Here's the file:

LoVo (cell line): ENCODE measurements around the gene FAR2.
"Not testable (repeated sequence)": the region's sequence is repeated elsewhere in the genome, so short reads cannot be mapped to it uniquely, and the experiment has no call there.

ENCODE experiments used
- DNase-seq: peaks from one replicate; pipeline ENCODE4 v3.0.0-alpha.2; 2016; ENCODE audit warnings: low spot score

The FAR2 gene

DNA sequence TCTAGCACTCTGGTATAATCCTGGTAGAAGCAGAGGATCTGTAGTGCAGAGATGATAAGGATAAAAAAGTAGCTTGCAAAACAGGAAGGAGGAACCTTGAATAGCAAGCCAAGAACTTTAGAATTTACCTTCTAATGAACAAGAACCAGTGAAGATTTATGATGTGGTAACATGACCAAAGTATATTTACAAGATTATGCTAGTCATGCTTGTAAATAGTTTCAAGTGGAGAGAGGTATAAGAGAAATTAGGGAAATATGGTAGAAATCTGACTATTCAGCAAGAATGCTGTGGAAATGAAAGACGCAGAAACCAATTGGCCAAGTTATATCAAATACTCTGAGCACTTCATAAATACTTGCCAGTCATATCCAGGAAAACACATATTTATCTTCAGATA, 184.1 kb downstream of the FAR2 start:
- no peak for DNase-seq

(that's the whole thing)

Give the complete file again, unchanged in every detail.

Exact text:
LoVo (cell line): ENCODE measurements around the gene FAR2.
"Not testable (repeated sequence)": the region's sequence is repeated elsewhere in the genome, so short reads cannot be mapped to it uniquely, and the experiment has no call there.

ENCODE experiments used
- DNase-seq: peaks from one replicate; pipeline ENCODE4 v3.0.0-alpha.2; 2016; ENCODE audit warnings: low spot score

The FAR2 gene

DNA sequence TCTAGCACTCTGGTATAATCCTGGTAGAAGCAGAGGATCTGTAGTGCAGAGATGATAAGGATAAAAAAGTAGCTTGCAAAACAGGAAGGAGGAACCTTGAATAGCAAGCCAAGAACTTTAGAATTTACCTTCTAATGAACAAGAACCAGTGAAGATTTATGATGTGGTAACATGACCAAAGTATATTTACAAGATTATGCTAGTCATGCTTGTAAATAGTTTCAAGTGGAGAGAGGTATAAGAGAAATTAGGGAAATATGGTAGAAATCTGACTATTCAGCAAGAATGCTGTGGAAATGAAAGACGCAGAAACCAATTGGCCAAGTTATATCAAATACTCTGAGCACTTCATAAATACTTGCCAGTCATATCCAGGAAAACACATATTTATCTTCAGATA, 184.1 kb downstream of the FAR2 start:
- no peak for DNase-seq